FW Heritage, fronted by husband and wife team and First Ward residents, Dominic Yap and Lin Chong, fills in vacant lots with one-story, single-family homes mindful of the area’s architectural origins. The variety of options from FW’s “respectful restorations” and townhome communities makes for an eclectic mix.
Theater District Houston Zip:
Things to do in First Ward in Houston
The First Ward is proudly part of the Arts District Houston, one of the city’s five state-designated Arts and Cultural Districts, making it a top destination to experience the local arts scene.
Home to over 300 artists, galleries, creative businesses, and nonprofit art organizations, Sawyer Yards anchors the Arts District in the First Ward. The 55-acre complex pays homage to the area’s industrial past and still-active railyard with six revamped warehouses filled with purpose-built studios and office space.
Each building hosts a rotating calendar of art exhibitions highlighting the work of resident artists as well as regional and national shows. Occasional large-scale installations take place at The Silos, where the interior of 34 former rice silos create an unconventional gallery space. Also, the Art Alley features 800 feet of vibrant murals painted by local and international artists, and it’s a favorite spot for photoshoots.
This creative campus is also the location for small theater productions, music festivals, and writing workshops. Second Saturday at Sawyer Yards, the regular open artist studio event, allows residents behind-the-scenes views, while the monthly and holiday markets are fun for perusing the booths of handmade jewelry, clothing, crafts, and specialty foods.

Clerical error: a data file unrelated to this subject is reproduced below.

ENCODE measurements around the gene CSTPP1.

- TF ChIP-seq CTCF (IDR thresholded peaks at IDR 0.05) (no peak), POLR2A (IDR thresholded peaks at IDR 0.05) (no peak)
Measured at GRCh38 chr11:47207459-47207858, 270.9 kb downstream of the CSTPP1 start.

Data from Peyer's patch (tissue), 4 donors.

On Houston Avenue, Station Theater hosts weekly improv shows, stand-up performances, and classes in a building covered with murals of David Bowie and Gene Wilder. Nearby, the Spanish-inspired cafe Cafeza hosts musicians, live podcasts, and painting sessions.
The Sawyer Yards complex offers plenty of dining and drinking options to pair with its art scene. Spend an afternoon sampling Holler Brewery’s latest brews on tap and get to know the area by joining their running club. Poitin brings foodie accolades to the First Ward after Texas Monthly named their Southern-inspired menu one of the state’s best new restaurants in 2018.
Residents are anticipating the arrival of Buffalo Bayou Brewery’s new taproom and restaurant, which will include skyline views from its third-floor patio.
Since 1961, longtime First Ward dwellers have dined on classic and creative hamburgers at Stanton’s City Bites. Other popular spots along Houston Avenue include: Brussels Cafe, serving Belgian moules et frites; Spring Street Beer & Wine Garden, providing an outdoor patio for get-togethers; and R Bar, catering to sports fans in a former tire shop. Look for Paper Co’s blue door for coffee and lunch priced on a sliding scale so you can pay it forward as a karmic offering.
Despite the industrial backdrop, the First Ward isn’t lacking in greenspace. Hike and bike trails connect the neighborhood to scenic paths along White Oak Bayou and Buffalo Bayou. The area’s high walkability is evident with easy access to the Greater Heights, Downtown, and its historic counterpart, the Old Sixth Ward. The First Ward Community Garden at the Elder Street Artist Lofts gives a hands-on opportunity to gardening fans.